It also helps that asphalt shingles come in a variety of colors, shades, and designs. Your shingles don’t have to be black or brown. They can feature shades of red or purple. Square or rectangular is not your only shape option either. Choose from circles or hexagons. The personalization of asphalt shingles has really soared in recent years, giving them a greater appeal to homeowners.

Types of Asphalt Shingles

When choosing an asphalt shingle roof, you’ll have a variety of colors, shades, and designs to choose from—all of them falling into one of the following types of asphalt shingles: 

  • 3-Tab
  • Architectural shingles
  • Luxury asphalt shingles

3-Tab Asphalt Shingles

These shingles are the most basic option, recognized by their three rectangular tabs. They are common on older homes as they are the oldest type of asphalt shingle. Modern homes are almost never built with 3-tab shingles. They do have the lowest cost, but they don’t last long and are unable to stand up against the elements. We do not recommend using 3-tab asphalt shingles for your home.

3-Tab Asphalt Roof Shingles

Architectural Shingles

Also known as dimensional shingles, these shingles were developed in the 1970s. They are the default asphalt shingles modern homes use and the most common. Architectural shingles offer the durability and affordability most homeowners want. They’re able to withstand strong winds, unlike 3-tab shingles.

Architectural shingles come in a vast range of colors, shapes, and designs. This shingle can mimic other types of roofs like wood shakes or slate. You can get the beauty of other materials without spending the price since these asphalt shingles are still very affordable. 

Dimensional Asphalt Roof Shingles

Luxury Asphalt Shingles

With a focus on visuals, luxury asphalt shingles are thicker than other options. These shingles are designed to look like other materials, such as slate, tile, or wood. Architectural shingles have similar designs, but they cannot match the mimicry of luxury asphalt shingles. If you want the aesthetic of another material without the lofty price tag, luxury shingles may be the right choice for you.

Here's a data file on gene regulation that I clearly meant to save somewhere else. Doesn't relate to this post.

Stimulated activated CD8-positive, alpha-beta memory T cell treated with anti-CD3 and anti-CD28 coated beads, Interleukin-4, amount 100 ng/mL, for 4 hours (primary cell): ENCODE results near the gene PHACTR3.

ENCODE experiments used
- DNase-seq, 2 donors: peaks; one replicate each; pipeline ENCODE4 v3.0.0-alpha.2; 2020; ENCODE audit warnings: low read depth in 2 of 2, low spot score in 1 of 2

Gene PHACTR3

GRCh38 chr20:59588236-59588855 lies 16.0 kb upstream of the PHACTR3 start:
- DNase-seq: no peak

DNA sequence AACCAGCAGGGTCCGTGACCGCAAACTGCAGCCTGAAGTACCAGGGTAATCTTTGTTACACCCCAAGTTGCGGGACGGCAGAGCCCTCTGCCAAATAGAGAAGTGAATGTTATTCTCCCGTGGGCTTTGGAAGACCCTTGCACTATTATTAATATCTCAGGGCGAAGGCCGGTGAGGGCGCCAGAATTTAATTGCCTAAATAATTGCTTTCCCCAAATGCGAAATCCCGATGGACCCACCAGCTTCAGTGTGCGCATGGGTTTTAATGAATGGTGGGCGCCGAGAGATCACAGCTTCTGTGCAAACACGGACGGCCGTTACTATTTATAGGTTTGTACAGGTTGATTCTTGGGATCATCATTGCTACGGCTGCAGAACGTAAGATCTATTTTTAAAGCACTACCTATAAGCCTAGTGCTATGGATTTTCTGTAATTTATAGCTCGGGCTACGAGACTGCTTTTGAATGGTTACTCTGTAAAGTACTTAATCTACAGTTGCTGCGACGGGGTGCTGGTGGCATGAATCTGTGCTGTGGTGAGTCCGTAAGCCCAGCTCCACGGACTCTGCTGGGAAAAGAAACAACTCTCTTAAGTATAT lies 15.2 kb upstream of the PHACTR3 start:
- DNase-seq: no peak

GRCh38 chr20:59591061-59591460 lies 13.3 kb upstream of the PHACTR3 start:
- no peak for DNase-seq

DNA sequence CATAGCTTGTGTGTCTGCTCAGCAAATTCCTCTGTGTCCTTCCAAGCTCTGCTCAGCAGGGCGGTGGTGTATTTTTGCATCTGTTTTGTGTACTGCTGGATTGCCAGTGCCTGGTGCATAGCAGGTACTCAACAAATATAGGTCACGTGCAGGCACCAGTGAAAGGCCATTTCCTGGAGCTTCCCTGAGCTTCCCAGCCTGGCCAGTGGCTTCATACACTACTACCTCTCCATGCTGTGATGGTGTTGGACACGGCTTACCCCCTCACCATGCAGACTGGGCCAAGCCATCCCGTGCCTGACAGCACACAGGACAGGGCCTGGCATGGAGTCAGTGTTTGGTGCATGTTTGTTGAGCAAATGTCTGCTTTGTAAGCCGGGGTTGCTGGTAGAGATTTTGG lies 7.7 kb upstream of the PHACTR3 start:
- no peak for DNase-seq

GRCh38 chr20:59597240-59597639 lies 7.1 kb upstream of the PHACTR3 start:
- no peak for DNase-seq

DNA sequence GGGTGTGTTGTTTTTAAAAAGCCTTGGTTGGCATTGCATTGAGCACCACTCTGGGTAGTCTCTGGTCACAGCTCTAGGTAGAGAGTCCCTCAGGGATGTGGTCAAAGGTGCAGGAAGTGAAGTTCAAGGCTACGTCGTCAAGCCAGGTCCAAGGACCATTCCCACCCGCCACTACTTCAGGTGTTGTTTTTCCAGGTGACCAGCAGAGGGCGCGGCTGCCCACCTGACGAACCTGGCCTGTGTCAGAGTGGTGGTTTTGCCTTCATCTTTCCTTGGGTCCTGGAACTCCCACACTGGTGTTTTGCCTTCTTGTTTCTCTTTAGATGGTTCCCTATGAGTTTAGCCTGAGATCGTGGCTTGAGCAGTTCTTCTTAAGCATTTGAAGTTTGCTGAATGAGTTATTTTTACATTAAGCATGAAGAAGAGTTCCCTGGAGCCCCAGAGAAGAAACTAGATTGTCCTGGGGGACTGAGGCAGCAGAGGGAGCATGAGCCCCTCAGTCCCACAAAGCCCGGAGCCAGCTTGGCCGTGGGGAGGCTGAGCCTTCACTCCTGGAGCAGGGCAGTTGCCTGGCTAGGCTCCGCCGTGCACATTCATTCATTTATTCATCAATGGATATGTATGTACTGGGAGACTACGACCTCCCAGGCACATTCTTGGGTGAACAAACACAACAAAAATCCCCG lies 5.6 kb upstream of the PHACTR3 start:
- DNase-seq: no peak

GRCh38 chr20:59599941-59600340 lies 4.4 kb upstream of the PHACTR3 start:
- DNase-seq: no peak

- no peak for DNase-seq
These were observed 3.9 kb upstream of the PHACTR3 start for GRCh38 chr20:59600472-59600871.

Luxury Asphalt Roof Shingles

Key Components of Your Asphalt Shingle Roof

Identifying the parts of your asphalt shingle roof can help you spot potential problems. You can better understand how to care for your roof and know when to contact a roofing contractor. In some cases, you may even be able to handle any repairs yourself. Your roofing system has many parts, but we are going to highlight the components most vital to your asphalt shingle roof.

The key components we’ll discuss are as follows:

  • Asphalt shingles
  • Underlayment
  • Ventilation system
  • Ice and water barriers
  • Starter strips or shingles
  • Hip and ridge shingles

Asphalt Shingles

The primary component of your asphalt shingle roof is the asphalt shingles. The purpose of your shingles is to repel rain, wind, and sunlight. They achieve this goal through their composition of fiberglass, waterproof asphalt, and ceramic granules. All of these components work together to protect your home and keep the elements at bay.


Your asphalt shingles are not directly installed onto the decking. Instead, a secondary layer is installed first, known as underlayment. It acts as a waterproof barrier in the event your asphalt shingles fail. This component is not visible once your shingles are installed, but it’s an essential component. Underlayment comes in three types: asphalt-saturated felt, rubberized asphalt, and non-bitumen synthetic. Asphalt-saturated felt is the most common option and likely what your roofing contractor will use.

Ventilation System

All roofing systems have a ventilation system, but they are crucial no matter the material. The ventilation system prevents your attic from reaching high temperatures and humidity. Cool air rises through the soffits and into the attic. The hot air then escapes through vents on top of the roof. They usually take the shape of ridge vents, which are the highest point of your roof and are covered with specialized shingles. In general, the ventilation system is designed to keep your home at your desired temperature and lower energy costs.

Ice and Water Barriers

An asphalt shingle roof’s ice and water barriers are installed to prevent damage from ice dams and wind-driven rain. This underlayment is essential in preventing water from damaging your roof. It also assists in the installation of your roof as the top surface offers excellent traction for roofers.

Starter Strips

Starter strips are installed to cover the joints of the finishing shingles, helping with water-shedding. These strips are located underneath shingles, but they sit at the top of the lowest point in the roofing system. Starter strips are also used on the rakes and eaves, where they provide wind resistance. The rake is the top edge of the roof, while the eaves are the portion of the roof that hangs over the side of the house. These areas are susceptible to water damage, so starter strips are essential in protecting them.

Hip and Ridge Shingles

Finally, hip and ridge shingles are the last types of shingles installed on your roof. These shingles are not like typical shingles, as they are shaped to fit the highest points of your roof. Standard shingles can’t be installed in these areas because they don’t offer the same level of protection. Instead, hip and ridge shingles are shaped correctly to prevent water penetration.